We all are experts in our area, but does our audience engagement and size reflect that?
Many of us have teaching or speaking experience.
Our main goal of creating an online course should be to help our audience/clients improve in the area we excel in.
But what will my audience think? What will they really experience?
Many of you know that I am a former High School English teacher. I have persued my MA in Education, and am a online course curriculum developer. So during my experience as a high school teacher I have learned to “hear” my audience. My mental audience is a classroom of complaining, lazy, unmotivated teenagers that guide my thinking during the creation process.
This classroom full of teenagers complains when I do anything that wastes time, is redundant or doesn’t make sense. These teens make sure that I am a balance of entertaining but also organized and well-spoken. These teens will let me know only if I’m doing something bad, but if I am doing something good, there is quiet and sometimes… if I’m amazing… ONLY if I’m amazing… they will tell their friends.
Teenagers are not much different than adults:
In audience roles, we know the information we are receiving is valuable and we know the teacher is knowledgeable, but if they aren’t giving us what we expect, we mentally complain. We will never tell others about what we learned, we won’t ever go back to them, or sometimes we will go as far as ask for our money back.
When the audience complains, as much as we want to think it’s the students fault, it isn’t. It is the teacher’s fault.
If you want to be a dynamic speaker/teacher, you HAVE to think about the audience’s experience!!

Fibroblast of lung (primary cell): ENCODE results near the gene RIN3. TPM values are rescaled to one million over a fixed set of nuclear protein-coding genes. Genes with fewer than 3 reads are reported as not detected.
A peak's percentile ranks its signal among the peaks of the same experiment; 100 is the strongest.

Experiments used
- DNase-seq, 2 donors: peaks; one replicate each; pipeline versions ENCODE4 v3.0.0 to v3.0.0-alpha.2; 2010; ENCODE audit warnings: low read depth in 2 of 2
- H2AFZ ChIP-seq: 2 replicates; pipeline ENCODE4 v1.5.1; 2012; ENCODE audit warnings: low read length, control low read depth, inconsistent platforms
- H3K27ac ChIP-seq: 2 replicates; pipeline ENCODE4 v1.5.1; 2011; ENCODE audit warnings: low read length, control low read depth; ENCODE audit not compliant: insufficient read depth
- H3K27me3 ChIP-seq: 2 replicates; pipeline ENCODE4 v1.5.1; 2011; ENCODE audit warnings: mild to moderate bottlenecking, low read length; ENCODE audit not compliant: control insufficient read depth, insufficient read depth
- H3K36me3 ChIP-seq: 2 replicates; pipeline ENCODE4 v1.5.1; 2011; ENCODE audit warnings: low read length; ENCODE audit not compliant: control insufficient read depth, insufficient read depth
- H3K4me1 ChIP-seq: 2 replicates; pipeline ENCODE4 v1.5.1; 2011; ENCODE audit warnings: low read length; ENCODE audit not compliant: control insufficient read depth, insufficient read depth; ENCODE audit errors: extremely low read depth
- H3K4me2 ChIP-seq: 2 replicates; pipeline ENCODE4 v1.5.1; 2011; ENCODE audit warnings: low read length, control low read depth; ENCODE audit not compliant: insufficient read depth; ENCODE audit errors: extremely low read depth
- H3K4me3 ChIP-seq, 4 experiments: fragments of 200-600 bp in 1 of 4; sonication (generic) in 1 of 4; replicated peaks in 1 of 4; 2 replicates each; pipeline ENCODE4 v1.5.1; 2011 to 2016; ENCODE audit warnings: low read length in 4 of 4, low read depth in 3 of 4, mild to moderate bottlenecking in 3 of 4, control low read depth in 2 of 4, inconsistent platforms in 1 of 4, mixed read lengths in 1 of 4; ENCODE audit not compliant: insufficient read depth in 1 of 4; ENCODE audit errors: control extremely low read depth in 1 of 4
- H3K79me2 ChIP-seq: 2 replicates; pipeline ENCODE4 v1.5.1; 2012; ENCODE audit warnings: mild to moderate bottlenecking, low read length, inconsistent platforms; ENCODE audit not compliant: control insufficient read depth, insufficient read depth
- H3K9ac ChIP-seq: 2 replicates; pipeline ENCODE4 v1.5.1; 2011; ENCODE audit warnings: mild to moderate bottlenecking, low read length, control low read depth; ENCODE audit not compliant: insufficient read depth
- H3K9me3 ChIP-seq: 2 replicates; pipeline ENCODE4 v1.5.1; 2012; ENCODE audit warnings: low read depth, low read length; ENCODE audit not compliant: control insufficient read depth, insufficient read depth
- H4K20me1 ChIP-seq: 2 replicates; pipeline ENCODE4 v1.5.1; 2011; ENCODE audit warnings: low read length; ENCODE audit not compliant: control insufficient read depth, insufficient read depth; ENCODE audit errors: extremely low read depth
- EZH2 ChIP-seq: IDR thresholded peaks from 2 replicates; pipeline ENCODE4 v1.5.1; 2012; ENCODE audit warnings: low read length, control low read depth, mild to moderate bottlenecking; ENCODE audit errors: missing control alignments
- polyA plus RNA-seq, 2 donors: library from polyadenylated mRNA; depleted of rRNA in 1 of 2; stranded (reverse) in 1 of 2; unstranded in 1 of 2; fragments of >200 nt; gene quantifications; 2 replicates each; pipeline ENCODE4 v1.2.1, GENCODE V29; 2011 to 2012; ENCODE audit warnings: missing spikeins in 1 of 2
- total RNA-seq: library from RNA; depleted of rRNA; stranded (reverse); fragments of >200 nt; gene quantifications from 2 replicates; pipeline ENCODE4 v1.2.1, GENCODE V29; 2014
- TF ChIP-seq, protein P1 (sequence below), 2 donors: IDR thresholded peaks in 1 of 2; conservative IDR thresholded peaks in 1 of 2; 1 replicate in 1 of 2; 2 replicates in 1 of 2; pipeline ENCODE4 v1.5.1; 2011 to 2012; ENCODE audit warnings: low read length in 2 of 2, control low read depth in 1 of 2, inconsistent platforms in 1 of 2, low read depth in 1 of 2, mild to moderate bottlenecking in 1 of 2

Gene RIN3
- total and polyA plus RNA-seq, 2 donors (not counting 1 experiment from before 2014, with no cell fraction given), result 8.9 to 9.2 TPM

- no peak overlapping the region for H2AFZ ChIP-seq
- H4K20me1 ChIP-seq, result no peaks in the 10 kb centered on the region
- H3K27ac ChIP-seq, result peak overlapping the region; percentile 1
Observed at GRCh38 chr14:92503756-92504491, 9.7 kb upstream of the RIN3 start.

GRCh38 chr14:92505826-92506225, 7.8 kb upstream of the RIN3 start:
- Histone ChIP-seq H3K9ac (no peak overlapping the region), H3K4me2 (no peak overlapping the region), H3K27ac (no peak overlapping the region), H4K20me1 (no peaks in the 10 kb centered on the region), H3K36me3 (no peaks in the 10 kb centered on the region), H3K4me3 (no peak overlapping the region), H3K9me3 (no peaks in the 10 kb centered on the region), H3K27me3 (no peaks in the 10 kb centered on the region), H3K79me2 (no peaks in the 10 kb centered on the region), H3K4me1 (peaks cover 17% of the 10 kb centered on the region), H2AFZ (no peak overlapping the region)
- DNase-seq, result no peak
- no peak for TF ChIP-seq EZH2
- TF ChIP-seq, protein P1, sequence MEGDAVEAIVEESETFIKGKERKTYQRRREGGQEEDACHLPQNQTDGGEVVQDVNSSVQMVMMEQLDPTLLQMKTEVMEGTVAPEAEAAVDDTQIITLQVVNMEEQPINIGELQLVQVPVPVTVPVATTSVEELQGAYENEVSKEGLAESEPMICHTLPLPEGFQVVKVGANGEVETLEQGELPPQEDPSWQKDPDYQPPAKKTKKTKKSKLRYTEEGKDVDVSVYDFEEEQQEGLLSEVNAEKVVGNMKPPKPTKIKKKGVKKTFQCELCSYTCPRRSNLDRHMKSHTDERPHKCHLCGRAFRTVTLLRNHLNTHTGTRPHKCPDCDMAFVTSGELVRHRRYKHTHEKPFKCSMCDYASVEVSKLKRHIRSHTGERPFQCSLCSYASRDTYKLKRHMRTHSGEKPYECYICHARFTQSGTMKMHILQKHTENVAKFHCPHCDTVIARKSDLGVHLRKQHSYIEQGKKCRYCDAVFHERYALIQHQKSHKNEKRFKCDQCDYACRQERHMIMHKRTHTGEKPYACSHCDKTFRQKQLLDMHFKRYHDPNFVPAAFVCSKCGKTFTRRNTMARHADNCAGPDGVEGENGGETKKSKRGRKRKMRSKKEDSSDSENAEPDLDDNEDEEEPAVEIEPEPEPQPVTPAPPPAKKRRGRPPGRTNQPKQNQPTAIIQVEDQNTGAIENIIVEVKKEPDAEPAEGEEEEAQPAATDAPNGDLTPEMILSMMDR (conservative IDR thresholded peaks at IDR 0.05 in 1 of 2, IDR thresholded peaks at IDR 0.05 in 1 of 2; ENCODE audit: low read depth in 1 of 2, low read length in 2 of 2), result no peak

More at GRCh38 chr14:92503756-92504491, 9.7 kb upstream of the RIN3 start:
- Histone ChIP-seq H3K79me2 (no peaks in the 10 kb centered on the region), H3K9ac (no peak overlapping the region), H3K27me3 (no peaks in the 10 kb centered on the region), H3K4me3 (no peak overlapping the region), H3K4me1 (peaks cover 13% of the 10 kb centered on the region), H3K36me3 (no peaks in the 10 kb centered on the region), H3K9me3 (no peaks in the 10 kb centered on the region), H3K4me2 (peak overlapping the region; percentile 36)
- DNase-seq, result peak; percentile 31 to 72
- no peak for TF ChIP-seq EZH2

That classroom full of teenagers is why I do what I do. I have done that dirty work for you. I have taken one for the team of entrepreneurs. I have fought my hardest in that classroom full of teenagers to learn good teaching strategies, know which activities are fun but time wasters, and begin to anticipate the response before EVERY lesson, activity or question. Which activities I think will be amazing, but are received with rolled eyes and a sigh.
I’ve learned to anticipate the response and answer the questions before they are asked.
People want to have an amazing and successful course or speaking career, but they don’t want to look at their speaking with the critical eye of those complaining teenagers. They want to think that their knowledge and insight will carry them. They want to think the audience cares about their topic as much as they do. Sorry to say, they don’t. But it is your job to get them to care. To make them realize the value of caring. To get them to have an unforgettable experience. One that will get them talking to their friends about you.
Because they won’t talk about you, unless you make them.
See the audience experience is 100 percent dependent on what you do, what you say, how you say it, what you ask them to do, what you do while they are doing what you ask of them and how you follow up with them.
There are a lot of successful courses and successful speakers. The market is getting overwhelmed to be honest. But YOU don’t have to be one of the same. What is going to make you stand out? Your connection with your audience and your understanding of the audience experience.
Here are a few strategies that I consider before teaching:
1. Ask questions that elicit a response.
Ask questions that they WANT to answer! People WANT to tell stories and share their knowledge. Give them time to do that and care about what they say!!
2. Don’t tell them what they already know.
But if you must, tell them they already know it!! Ex: “You probably already know ___ but I need to remind you so that we can grow to the next step.”
3. Think about the trolls.
Don’t dwell on them but consider what they might say. Consider if you are boring, long winded, uncaring, or so smart you make zero connection with people. Consider what they might say and fix yourself before they get a chance to say it.
4. Teach someone in real life who will tell you the truth.
Someone who is at the same level as your target audience. And take notes!! What questions do they have? What are they confused about that make you have to reteach them? What terms, phrases and other details do you need to explain further?
Any other tips? Join in the conversation!